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I'm not a fan of JSF. Spring MVC makes a lot of sense to me and I've used it in the past.

Can you talk me out of it or provide tips for integrating it nicely into JEE6 and share and gotchas with CDI.

I don't mind having an application context just for the MVC stuff but if I use @Inject or @EJB in my MVC controllers, what's going to go wrongly?

Seam3 seems interesting though is it ready for production?

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3 Answers 3

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Can you talk me out of it or provide tips for integrating it nicely into JEE6 and share and gotchas with CDI

Maybe I'm wrong but I think that you somehow have to make a choice between CDI and the DI part of Spring, one of them has to be responsible of creating objects for the magic to occur. So if you want to use CDI with Spring MVC, you'd have to make your controllers CDI beans. From JavaOne 2010 : Java EE 6 Panel "What do we do now?" notes:

SpringMVC and CDI? => Technically possible: use CDI beans as controllers (but Reza says they're not seeing enough demand for SpringMVC to do the work).

I also warmly suggest to have a look at Java EE 6 (CDI / EJB 3.1) XOR Spring Core Reloaded.

I don't mind having an application context just for the MVC stuff but if I use @Inject or @EJB in my MVC controllers, what's going to go wrongly?

Spring provides built-in support of "at inject" from JSR-330 and also provides some magic for @EJB. If that's all you're looking for, Spring will work. But that's just not what CDI (JSR-299) gives you.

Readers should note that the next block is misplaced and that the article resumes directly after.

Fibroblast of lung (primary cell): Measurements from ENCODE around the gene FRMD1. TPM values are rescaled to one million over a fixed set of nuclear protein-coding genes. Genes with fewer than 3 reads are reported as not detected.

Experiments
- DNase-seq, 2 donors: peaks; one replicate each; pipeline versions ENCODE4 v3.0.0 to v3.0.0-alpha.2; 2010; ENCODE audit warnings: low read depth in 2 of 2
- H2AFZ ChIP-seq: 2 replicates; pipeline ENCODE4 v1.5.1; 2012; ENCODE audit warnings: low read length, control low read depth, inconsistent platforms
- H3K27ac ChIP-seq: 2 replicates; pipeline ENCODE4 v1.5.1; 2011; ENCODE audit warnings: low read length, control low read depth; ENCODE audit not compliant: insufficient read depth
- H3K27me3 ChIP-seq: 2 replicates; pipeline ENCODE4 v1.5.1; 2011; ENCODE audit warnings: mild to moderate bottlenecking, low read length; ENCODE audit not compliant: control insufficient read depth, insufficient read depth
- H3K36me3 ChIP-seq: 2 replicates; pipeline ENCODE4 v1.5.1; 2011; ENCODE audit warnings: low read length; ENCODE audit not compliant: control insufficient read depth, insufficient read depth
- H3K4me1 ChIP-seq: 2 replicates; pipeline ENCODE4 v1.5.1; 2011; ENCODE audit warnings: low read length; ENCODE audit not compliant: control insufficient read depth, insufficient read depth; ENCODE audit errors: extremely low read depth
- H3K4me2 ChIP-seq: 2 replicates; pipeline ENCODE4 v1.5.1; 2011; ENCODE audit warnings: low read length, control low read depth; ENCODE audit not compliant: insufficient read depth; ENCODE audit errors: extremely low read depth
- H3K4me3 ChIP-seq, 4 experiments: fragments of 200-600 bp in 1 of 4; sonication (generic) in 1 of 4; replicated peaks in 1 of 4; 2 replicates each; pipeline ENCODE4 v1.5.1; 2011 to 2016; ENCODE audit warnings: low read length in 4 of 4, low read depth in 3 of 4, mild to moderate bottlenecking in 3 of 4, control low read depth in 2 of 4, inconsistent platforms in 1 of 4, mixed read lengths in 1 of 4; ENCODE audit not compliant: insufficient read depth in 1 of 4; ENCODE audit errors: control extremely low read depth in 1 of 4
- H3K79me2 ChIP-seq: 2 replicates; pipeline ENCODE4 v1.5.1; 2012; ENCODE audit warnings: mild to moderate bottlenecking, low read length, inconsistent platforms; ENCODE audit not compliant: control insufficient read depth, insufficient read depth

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1  
Yes, read Adam's article a when it was published. I'm on a greenfield project right now and the choice I'd like to make is all-in on JEE6... except for JSF. ;) None of us like the JSF model a bit. If nothing else, we'll wind up using JAX-RS for everything -- it's our browser API, it's our automation API. Just the error handling for bindings is a little better for user facing pages. –  pickles Nov 1 '10 at 20:14
    
And @pickles, did you finally resolve this puzzle about "How to use the full JEE6 stack without this stupid JSF"? –  Lastnico Mar 23 '12 at 13:14

Another option would be to use JAX-RS as a controller (with the Jersey implementation you can forward control to a JSP), and use JSP's for your view. This way you wouldn't have to worry about integrating Spring with Java EE.

For example, you could have a HomeController:

@Path("/")
@Stateless
public class HomeController {

    @Context
    HttpRequest request; // Injects request object so you set attributes.

    @EJB // Inject your EJB
    EmployeeServiceLocal employeeService;

    @GET
    public Viewable getHomePage() {

        Employee employee = employeeService.getEmployee();
        request.setAttribute("employee", employee);
        return new Viewable("/home.jsp", null);
    }
}

This would direct you to a JSP called home.jsp, and you would be able to get your data on the JSP via the request object. Note that JAX-RS is used for RESTful Web Services, so to understand what is going on in the code below you would have to have an understanding of REST.

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Using CDI from Spring explains how to build a CDI-to-Spring bridge with a BeanFactoryPostProcessor which imports all beans from a CDI BeanManager into a Spring application context.

Pascal is right in saying you have to make a choice between Spring DI and CDI, but with this approach you can make the choice per module.

In a typical WAR layout, there is one web module using a number of service and persistence modules in WEB-INF/lib. With the CDI-to-Spring bridge, you can turn the WEB-INF/lib modules into CDI bean archives, while the web module is not a bean archive and only uses Spring DI.

The bridge accesses the CDI BeanManager via JNDI and creates a Spring factory bean for each CDI bean.

I'm using this bridge precisely for your use case: Integrating a Spring MVC web frontend with a Java EE 6 backend.

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